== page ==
Zebra, $5.99, ISBN 0-8217-7400-X
Romantic Suspense, 2003
Hunter Morgan is the pen name of Colleen Faulkner. If you haven’t heard of her, well, I guess now you know why she’s now writing under a new name. Hunter Morgan’s debut romantic suspense The Other Twin dishes out the thrills with adequate reliability, but at the end of the day, it is just another derivative serial killer thriller out there.
Fans of the romantic suspense subgenre will know the drill. We have a heroine who’s related in some way to the serial killer. In this case, it is Sydney MacGregor’s testimony that sent serial killer Charles Eshey behind bars thirty years ago. Charles killed Sydney’s twin sister. Charles targets twins, killing one twin and letting the other live, just like how he killed his own twin brother because he said two of them were too many. Today, Eshey is deemed rehabilitated and he’s set free. That’s when the twin killings begin. No one but Sydney and a lesbian cop named Jessica Manlove (GLAAD is sending a nice email to Ms Morgan soon, I think) suspects that supposedly harmless elderly Eshey is behind the murders. Sydney teams up with crime author Marshall King, Marshall hoping that this case will net him a new bestseller book, and because romantic suspense readers need at least one tepid love thingie to fulfill the “romance” quota, Marshall and Sydney fall in love. Or so Ms Morgan tells me.
Filled to the brim with overused romantic suspense clichés, The Other Twin comes off like a book written by someone who has faithfully studied and obeyed every rule that’s supposed to make its follower a bestselling author. It knows where to swerve and what else to do, but at the end of the day, I am not moved in any way because this book could have pretty much any one of the hundreds of romantic suspense books out there begging to be bought and read. The only thing that differentiates this book from other books with badly developed “one, two sex scenes and that’s a romance” characters and formulaic plot twists is that this one has a rather surprisingly large number of twins running about the place.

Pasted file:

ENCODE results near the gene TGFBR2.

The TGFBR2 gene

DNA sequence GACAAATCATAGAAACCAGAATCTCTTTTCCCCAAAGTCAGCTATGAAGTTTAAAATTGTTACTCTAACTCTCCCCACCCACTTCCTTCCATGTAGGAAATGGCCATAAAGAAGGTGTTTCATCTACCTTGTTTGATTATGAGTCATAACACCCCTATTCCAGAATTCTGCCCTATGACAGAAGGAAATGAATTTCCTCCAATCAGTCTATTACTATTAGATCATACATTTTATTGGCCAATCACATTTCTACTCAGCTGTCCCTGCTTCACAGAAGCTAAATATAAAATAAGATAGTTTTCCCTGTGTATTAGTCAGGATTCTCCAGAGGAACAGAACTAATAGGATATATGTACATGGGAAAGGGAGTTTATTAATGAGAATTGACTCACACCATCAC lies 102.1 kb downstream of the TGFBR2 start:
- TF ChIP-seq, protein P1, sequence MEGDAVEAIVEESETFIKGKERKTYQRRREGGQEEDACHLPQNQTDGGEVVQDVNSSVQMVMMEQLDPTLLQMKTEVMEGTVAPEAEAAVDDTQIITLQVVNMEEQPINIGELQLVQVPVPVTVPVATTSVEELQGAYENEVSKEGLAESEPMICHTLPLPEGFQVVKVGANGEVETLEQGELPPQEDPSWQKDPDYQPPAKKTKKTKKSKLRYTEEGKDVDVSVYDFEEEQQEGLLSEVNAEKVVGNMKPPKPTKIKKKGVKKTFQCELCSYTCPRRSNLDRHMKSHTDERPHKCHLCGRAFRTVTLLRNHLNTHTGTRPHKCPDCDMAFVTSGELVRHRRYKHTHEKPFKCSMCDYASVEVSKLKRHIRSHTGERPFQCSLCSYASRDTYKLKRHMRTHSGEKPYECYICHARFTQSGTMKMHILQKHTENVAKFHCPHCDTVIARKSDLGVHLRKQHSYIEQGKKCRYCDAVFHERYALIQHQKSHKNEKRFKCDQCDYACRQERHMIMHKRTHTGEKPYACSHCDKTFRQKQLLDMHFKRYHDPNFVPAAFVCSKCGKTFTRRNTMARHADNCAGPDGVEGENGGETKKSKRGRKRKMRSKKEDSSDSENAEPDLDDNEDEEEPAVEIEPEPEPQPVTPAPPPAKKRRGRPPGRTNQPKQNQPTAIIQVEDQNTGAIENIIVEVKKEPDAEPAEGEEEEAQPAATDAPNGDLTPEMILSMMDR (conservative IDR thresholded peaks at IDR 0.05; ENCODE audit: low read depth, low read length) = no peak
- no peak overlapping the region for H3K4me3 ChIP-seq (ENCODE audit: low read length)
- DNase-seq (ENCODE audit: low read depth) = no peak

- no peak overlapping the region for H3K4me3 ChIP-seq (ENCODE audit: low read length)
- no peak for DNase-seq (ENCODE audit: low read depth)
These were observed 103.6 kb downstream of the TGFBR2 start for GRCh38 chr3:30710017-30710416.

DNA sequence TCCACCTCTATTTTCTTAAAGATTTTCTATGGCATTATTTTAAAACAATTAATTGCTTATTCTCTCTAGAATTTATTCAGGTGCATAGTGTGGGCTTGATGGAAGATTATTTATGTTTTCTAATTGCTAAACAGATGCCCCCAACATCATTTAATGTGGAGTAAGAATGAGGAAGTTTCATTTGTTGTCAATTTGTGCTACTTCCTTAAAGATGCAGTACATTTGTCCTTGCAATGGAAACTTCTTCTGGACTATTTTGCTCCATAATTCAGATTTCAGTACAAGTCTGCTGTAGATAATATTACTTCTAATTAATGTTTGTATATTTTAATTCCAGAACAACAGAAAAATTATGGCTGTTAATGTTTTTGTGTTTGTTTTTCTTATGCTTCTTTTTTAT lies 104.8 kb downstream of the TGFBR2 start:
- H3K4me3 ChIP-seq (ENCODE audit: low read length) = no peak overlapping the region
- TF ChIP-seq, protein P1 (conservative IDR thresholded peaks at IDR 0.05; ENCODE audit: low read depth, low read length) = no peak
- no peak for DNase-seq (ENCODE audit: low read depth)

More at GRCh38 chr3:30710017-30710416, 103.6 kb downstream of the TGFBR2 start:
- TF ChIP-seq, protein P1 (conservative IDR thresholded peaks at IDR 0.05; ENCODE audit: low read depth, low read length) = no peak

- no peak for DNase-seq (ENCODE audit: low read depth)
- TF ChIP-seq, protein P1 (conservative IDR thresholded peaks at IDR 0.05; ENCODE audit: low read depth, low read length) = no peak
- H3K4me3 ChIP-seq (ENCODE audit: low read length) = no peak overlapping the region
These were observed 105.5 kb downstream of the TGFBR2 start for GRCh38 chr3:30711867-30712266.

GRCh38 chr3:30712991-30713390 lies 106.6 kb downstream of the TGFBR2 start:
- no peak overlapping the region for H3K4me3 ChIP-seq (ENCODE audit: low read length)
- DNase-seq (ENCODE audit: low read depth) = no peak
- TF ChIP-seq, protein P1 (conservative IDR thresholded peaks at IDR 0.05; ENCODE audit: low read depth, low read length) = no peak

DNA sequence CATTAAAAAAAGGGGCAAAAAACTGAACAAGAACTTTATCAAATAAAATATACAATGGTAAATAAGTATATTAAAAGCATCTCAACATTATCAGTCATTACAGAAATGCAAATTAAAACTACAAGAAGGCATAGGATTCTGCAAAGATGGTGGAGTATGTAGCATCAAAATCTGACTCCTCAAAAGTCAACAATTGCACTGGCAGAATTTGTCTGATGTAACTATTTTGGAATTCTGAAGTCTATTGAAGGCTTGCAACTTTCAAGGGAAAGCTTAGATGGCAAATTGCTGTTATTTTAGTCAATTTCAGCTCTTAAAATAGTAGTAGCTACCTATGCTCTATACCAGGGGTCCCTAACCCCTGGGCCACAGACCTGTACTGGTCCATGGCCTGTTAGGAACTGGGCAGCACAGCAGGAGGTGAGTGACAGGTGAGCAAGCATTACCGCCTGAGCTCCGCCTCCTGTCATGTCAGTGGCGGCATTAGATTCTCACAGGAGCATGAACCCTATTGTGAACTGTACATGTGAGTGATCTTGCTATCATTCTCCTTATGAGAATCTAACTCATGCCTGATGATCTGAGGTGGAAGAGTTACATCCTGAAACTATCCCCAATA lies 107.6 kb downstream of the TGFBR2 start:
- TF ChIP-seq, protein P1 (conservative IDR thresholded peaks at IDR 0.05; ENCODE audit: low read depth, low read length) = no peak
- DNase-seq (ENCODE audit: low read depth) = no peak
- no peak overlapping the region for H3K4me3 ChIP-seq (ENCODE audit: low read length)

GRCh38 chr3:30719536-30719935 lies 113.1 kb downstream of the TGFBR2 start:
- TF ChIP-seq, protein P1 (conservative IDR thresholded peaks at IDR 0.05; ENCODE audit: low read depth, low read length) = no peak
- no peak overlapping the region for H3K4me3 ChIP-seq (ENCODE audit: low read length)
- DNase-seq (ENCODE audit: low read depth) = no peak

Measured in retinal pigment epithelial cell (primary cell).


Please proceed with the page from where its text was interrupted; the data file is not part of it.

I don’t expect a romantic suspense novel to present a fully developed romance. I’ll be content if the characters don’t have sex and they end up only just beginning their relationship – I find that this approach is more to my liking, because it’s more realistic for two people to focus on the crime first and foremost. But I would like to see the development of affection or a bond at least between the main characters, with or without physical consummation of the relationship. There is nothing like a gloomy romantic suspense that ends with a hopeful promise of a new relationship and new beginnings.
But the romance aspect of The Other Twin is tepid, predictable in its “Let’s have sex and pass it off as love, tack on a happy ending, and boy, isn’t love grand?” workings, so that’s strike one. Strike two is the reliable but unoriginal suspense elements. Without any stand-out characterization or innovative thrill, this one is unfortunately too strikingly identical to too many of its fellow (equally average) sisters in the market. If Hunter Morgan wants to stand out from the crowd, she’ll have to do much better than this.